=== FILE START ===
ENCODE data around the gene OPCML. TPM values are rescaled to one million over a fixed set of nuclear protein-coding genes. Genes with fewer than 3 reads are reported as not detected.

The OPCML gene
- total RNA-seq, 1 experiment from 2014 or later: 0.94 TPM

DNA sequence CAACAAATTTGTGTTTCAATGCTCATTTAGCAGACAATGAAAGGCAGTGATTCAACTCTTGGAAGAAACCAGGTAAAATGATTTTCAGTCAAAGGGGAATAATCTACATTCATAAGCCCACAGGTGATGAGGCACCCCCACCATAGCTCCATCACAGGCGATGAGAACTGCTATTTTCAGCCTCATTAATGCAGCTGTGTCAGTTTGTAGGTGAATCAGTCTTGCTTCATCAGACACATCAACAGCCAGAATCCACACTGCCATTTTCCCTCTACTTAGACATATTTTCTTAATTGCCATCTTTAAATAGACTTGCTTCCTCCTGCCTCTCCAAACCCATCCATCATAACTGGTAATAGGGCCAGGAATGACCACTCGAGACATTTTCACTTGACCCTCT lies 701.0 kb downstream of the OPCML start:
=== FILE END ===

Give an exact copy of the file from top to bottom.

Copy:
ENCODE data around the gene OPCML. TPM values are rescaled to one million over a fixed set of nuclear protein-coding genes. Genes with fewer than 3 reads are reported as not detected.

The OPCML gene
- total RNA-seq, 1 experiment from 2014 or later: 0.94 TPM

DNA sequence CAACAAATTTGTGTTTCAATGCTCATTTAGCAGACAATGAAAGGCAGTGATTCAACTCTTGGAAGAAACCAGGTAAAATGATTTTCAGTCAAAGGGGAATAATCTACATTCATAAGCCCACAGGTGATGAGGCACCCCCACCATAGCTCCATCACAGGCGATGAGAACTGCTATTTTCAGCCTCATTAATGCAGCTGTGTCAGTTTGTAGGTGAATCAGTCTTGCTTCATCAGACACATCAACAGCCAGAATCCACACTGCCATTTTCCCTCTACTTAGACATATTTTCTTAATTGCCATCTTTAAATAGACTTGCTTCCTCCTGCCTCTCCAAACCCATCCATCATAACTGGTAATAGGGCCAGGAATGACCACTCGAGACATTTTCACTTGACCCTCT lies 701.0 kb downstream of the OPCML start: